This morning I woke up very early. Nothing was on TV, the interwebs were boring me and I was not in a mood to play a video game. So I sat down at my workbench and decided to make a theremin. I remember as a child a neighbor having a tube theremin that produced those eerie high pitched notes of classic b grade horror movies. When ever we would visit their home for a cook out or party I would play with the theremin every chance I got. To me, it was the coolest noise maker ever. The fact that I could manipulate the tone and pitch of the sound with out touching anything together was simply awesome. So with a theremin project in mind I jumped back on the web and a quick search yielded me this pocket theremin project from Popular Science. It is comprised of just 9 components, all of which I had on hand. So with the schematic chosen I sat down and bread-boarded my first theremin.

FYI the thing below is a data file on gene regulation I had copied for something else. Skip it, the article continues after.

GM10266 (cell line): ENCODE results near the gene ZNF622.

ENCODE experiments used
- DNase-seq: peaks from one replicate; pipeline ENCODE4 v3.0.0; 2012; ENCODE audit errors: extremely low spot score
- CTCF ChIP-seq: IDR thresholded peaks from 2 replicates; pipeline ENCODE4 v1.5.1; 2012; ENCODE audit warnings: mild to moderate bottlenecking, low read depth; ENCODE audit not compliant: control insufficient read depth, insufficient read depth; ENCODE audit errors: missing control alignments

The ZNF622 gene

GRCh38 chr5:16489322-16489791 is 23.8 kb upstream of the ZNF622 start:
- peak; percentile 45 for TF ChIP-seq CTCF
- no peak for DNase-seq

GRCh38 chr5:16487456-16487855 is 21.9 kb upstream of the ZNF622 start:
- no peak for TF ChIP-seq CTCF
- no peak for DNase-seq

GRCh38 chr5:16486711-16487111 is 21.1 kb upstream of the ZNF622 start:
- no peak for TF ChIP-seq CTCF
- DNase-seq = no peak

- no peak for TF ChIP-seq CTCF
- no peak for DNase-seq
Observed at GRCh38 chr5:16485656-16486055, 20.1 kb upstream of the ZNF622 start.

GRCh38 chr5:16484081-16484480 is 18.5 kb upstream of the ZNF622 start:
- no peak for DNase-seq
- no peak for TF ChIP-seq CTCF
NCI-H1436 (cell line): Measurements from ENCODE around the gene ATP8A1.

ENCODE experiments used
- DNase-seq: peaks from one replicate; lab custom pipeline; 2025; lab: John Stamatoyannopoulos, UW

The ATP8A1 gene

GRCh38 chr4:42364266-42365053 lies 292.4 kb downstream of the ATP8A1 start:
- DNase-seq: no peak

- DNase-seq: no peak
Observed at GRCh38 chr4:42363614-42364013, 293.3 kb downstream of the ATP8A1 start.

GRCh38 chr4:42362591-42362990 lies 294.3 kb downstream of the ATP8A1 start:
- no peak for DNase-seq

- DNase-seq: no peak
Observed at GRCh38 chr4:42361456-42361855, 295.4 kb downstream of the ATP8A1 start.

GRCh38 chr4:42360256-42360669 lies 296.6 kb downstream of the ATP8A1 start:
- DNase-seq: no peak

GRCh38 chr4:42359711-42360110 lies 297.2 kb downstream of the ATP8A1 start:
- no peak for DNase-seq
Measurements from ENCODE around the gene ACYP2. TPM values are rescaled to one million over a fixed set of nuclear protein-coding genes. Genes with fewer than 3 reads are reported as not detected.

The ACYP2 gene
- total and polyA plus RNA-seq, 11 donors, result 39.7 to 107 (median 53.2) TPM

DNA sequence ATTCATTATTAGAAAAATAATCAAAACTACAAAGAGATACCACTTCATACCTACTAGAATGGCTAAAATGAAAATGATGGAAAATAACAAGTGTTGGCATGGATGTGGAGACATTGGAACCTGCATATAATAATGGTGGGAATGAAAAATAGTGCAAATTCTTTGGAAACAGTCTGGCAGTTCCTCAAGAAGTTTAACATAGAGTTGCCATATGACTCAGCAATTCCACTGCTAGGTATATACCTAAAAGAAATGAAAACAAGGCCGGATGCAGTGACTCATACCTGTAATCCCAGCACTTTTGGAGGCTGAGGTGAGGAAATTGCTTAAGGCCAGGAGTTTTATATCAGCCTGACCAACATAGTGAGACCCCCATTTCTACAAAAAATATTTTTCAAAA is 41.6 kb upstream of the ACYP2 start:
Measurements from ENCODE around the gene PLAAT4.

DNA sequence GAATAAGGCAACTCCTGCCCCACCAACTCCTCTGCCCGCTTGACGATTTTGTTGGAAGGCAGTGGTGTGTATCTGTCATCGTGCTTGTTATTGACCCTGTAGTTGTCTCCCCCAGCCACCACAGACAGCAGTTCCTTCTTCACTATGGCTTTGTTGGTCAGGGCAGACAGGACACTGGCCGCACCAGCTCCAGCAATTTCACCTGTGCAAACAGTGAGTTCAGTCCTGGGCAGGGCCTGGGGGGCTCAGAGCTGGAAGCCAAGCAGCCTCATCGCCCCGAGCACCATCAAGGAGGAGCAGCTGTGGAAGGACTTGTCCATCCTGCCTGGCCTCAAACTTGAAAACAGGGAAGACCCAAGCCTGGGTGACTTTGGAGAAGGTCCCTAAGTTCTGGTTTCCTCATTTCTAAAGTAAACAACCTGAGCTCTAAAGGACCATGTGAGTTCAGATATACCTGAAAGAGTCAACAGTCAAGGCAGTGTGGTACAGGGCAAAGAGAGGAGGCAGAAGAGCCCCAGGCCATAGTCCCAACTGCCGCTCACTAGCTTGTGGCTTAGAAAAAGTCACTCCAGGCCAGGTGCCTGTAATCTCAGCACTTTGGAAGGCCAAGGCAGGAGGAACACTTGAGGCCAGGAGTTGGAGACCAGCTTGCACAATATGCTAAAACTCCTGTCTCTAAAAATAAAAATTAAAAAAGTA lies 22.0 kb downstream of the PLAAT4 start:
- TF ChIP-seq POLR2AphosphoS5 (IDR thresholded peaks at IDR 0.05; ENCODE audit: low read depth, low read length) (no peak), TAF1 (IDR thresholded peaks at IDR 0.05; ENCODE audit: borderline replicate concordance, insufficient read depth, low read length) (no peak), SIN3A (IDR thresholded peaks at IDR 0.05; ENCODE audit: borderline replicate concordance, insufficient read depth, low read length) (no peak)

The pocket theremin I chose to make is unique to me because it uses 2 CDS (Photocell / Photoresistor) to manipulate the tone and pitch of the sound generated. It operates on an oscillator and a frequency divider made from 2 555 timers. Sound volume is controlled by a 5k pot and is output to an 8ohm speaker. Even the most un experienced rookie to electronics can breadboard this circuit in under 10 minutes. This design was adapted by Popular Science from The Forrest Mims Engineers Notebook.
Now bread board up your Theremin following the schematic below.
Great! Your project should now look something like this.
Connect your 9v power source and move your fingers over the CDS cells and note the sound change. Now adjust your 5k pot for the best quality sound and have fun trying to make different sounds. Note that you can use any value of CDS cells and you should experiment for different values for different pitches and tones.